Published July 17, 2015|4 min read
It’s natural to want to invest in your child’s future. A college fund there, a few stocks and bonds over here, and maybe a child life insurance policy that will hold cash value.You know what’s wrong with that list? Space Camp isn’t on it. Space Camp is a solid investment vehicle that never loses value.I know, I know! How can I guarantee that space camp won’t lose value, especially when it’s an ephemeral experience that entirely depends on an individual’s subjective observation and participation? Especially when one compares space camp to child life insurance, an actual financial product that has documented growth potential?
Actual video from the Space Camp website, with commentary.
This isn’t even an argument. If you’re the kind of person who looks at Space Camp and goes, "I can’t imagine anyone having fun there," you need to research eye transplants because you are incapable of seeing reality. Space is, unequivocally, the best gift you can ever give a child. And yes, that includes the gift of life.
The only reason most people need life insurance is if they have dependents who rely on their income to survive. Children don’t have income and probably don’t have dependents and really don’t need life insurance. Worried about covering potential funeral costs? You should add a Child Rider to your own term life insurance policy, instead.
Even if you think global warming is a bunch of mumbo jumbo, there’s no denying that the Sun will eventually expand as part of its transformation into a white dwarf star. Now, this won’t happen for five billion years (approximately), but it’s never too early to get started on colonizing our galaxy. Especially since we have no idea how long it will take to develop the technology needed to sustain life on other planets, let alone travel to other solar systems.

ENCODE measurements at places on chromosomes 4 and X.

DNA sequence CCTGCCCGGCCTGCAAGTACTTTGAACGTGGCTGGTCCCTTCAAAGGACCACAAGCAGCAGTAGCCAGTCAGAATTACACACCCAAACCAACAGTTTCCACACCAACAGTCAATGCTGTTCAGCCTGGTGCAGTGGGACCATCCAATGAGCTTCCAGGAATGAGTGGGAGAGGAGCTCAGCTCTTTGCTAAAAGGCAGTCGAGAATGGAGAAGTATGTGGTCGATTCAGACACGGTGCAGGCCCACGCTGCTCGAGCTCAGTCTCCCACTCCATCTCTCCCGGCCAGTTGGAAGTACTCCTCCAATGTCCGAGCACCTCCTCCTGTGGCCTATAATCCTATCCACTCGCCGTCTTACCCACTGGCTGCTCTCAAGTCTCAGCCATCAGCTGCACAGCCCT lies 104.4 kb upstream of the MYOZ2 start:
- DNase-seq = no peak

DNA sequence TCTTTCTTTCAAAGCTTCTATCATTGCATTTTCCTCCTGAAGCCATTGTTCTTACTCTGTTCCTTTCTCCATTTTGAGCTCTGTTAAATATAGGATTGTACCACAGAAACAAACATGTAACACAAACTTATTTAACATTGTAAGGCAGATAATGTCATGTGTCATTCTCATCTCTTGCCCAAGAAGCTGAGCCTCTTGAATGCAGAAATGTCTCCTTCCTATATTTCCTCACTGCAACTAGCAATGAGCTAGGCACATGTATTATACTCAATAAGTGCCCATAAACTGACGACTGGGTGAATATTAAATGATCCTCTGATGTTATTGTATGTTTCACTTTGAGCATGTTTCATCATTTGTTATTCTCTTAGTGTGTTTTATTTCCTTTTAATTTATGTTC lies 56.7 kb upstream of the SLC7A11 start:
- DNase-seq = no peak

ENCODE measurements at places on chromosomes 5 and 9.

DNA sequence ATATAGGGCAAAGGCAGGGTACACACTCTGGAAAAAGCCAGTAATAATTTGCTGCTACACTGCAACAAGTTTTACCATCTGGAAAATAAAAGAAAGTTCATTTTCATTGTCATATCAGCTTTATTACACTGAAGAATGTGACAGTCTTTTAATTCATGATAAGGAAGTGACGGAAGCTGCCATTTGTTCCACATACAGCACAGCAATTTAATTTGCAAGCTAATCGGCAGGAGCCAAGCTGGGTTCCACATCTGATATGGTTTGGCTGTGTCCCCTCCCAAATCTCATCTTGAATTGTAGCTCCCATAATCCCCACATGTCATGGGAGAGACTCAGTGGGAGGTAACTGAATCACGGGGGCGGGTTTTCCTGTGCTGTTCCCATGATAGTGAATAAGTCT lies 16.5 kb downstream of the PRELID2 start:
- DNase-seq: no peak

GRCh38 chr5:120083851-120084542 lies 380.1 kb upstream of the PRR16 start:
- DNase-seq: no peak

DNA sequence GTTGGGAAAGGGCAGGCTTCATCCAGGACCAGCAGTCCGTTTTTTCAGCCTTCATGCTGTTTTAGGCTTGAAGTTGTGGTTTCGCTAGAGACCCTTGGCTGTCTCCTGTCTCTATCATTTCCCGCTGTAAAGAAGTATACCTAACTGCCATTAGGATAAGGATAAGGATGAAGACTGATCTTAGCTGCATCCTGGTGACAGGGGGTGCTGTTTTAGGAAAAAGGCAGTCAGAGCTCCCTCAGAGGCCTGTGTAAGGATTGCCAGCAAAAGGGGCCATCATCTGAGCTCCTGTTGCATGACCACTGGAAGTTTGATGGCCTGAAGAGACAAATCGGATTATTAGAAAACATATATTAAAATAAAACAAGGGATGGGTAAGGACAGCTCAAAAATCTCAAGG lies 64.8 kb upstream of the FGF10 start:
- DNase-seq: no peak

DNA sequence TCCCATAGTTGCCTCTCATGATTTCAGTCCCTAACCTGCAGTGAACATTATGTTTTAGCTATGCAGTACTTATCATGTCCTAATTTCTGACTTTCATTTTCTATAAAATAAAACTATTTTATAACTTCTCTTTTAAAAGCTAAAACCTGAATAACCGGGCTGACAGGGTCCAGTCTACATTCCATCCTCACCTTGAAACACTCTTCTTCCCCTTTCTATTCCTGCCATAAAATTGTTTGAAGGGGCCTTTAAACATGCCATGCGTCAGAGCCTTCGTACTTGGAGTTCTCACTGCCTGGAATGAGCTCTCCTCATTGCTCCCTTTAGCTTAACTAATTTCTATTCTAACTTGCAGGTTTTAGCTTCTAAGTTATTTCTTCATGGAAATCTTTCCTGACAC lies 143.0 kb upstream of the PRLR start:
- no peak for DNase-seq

There are a bunch of reasons whole life insurance (and by extension, child whole life insurance) is a bad investment product – we wrote a great explainer post at Investor in the Family about whole life as a retirement strategy. In short: be skeptical when someone tries to sell you whole life insurance, especially if they’re marketing it as an investment product.
Do you know how many astronauts got started at Space Camp? Me neither, but according to the Space Camp website, there are at least a handful of astronauts that, at one point, slept in Space Camp dormitories. But there’s more to space than being an astronaut – NASA employs engineers and scientists that need to stay in the atmosphere to help those traveling outside it. Or imagine your kid going to business school and using their experience at Space Camp to become the next Elon Musk, founder of SpaceX.Plus, there’s got to be at least one writer of Doctor Who or Battlestar Galactica who went to Space Camp. While you’d never actively encourage your children to become a writer, at least your decision to send your kid to Space Camp had some lasting impact on their lives. [Editor’s note: Graham Moore, who wrote the screenplay for The Imitation Game, actually went to Space Camp.]
Of course, Space Camp can’t be your only investment in your child’s future. Whole life insurance companies try to sell new parents on the idea that a child life insurance policy will grow in value, but there’s actually a much better product that will help parents do that. It’s called a 529 college savings plan, and it’s a state-sponsored investment product that’s similar to an IRA. Check out our post explaining 529 college savings plans for more information on how to open one for your child.In conclusion, Space Camp is the best investment you can make in your child – or, at the very least, your money is better spent on Space Camp than funnelled into child life insurance. Just look at me – my parents bought me a child life insurance policy, and I’ve never been to space. In fact, I’ll probably never go to space. In fact, I’ll probably never even go to adult Space Camp. In fact, my parents didn’t even buy me a child life insurance policy!I’ve got a lot of stuff I need to work out.Image: U.S. Department of Education
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